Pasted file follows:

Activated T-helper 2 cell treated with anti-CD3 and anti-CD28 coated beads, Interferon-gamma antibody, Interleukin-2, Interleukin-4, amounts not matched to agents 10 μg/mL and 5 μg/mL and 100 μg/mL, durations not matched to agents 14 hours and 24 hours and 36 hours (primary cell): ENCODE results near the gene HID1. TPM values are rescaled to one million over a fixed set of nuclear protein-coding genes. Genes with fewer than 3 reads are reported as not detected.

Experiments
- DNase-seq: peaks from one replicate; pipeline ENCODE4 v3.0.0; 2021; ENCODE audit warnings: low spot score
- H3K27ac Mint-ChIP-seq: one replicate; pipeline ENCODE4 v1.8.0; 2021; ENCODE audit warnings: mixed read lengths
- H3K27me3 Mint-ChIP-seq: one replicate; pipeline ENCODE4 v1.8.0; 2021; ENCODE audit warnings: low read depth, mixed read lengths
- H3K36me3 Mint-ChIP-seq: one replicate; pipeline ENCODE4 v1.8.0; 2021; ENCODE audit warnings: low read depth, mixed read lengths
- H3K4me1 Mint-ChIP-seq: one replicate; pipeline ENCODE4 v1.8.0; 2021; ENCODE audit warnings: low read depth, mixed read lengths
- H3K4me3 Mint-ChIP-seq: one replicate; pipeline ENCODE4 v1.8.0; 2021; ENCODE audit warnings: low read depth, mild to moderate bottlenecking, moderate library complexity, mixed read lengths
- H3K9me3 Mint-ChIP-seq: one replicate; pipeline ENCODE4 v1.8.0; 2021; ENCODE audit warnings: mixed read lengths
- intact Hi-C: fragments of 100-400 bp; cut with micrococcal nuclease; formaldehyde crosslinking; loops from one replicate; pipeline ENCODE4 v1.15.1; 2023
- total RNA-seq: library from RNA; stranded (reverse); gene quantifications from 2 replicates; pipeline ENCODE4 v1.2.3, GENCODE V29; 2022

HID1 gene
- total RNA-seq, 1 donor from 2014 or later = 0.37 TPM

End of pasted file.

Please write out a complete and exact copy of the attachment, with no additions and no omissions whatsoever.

Activated T-helper 2 cell treated with anti-CD3 and anti-CD28 coated beads, Interferon-gamma antibody, Interleukin-2, Interleukin-4, amounts not matched to agents 10 μg/mL and 5 μg/mL and 100 μg/mL, durations not matched to agents 14 hours and 24 hours and 36 hours (primary cell): ENCODE results near the gene HID1. TPM values are rescaled to one million over a fixed set of nuclear protein-coding genes. Genes with fewer than 3 reads are reported as not detected.

Experiments
- DNase-seq: peaks from one replicate; pipeline ENCODE4 v3.0.0; 2021; ENCODE audit warnings: low spot score
- H3K27ac Mint-ChIP-seq: one replicate; pipeline ENCODE4 v1.8.0; 2021; ENCODE audit warnings: mixed read lengths
- H3K27me3 Mint-ChIP-seq: one replicate; pipeline ENCODE4 v1.8.0; 2021; ENCODE audit warnings: low read depth, mixed read lengths
- H3K36me3 Mint-ChIP-seq: one replicate; pipeline ENCODE4 v1.8.0; 2021; ENCODE audit warnings: low read depth, mixed read lengths
- H3K4me1 Mint-ChIP-seq: one replicate; pipeline ENCODE4 v1.8.0; 2021; ENCODE audit warnings: low read depth, mixed read lengths
- H3K4me3 Mint-ChIP-seq: one replicate; pipeline ENCODE4 v1.8.0; 2021; ENCODE audit warnings: low read depth, mild to moderate bottlenecking, moderate library complexity, mixed read lengths
- H3K9me3 Mint-ChIP-seq: one replicate; pipeline ENCODE4 v1.8.0; 2021; ENCODE audit warnings: mixed read lengths
- intact Hi-C: fragments of 100-400 bp; cut with micrococcal nuclease; formaldehyde crosslinking; loops from one replicate; pipeline ENCODE4 v1.15.1; 2023
- total RNA-seq: library from RNA; stranded (reverse); gene quantifications from 2 replicates; pipeline ENCODE4 v1.2.3, GENCODE V29; 2022

HID1 gene
- total RNA-seq, 1 donor from 2014 or later = 0.37 TPM